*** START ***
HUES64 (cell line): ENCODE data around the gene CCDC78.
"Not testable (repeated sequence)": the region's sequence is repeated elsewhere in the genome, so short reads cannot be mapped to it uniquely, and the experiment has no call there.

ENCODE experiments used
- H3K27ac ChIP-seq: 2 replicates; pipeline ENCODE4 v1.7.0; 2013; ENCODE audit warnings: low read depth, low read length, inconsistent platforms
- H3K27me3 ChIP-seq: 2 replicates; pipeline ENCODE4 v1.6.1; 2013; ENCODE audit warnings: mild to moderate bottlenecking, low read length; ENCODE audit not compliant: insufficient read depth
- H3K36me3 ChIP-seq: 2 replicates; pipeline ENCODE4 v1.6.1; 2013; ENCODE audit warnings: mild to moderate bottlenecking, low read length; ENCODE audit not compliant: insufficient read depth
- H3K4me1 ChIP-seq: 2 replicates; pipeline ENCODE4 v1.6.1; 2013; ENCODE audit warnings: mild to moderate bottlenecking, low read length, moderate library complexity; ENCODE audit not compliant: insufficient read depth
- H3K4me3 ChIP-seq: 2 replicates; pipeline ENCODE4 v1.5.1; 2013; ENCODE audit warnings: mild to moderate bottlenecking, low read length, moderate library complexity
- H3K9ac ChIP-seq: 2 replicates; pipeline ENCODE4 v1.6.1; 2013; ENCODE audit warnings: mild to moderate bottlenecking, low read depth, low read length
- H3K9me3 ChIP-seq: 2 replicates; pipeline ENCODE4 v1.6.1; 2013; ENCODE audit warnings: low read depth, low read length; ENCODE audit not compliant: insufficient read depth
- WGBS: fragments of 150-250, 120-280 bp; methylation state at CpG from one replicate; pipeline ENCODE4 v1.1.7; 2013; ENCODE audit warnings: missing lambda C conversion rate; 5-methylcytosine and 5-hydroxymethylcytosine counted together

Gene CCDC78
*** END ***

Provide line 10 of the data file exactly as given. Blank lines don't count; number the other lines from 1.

- H3K9me3 ChIP-seq: 2 replicates; pipeline ENCODE4 v1.6.1; 2013; ENCODE audit warnings: low read depth, low read length; ENCODE audit not compliant: insufficient read depth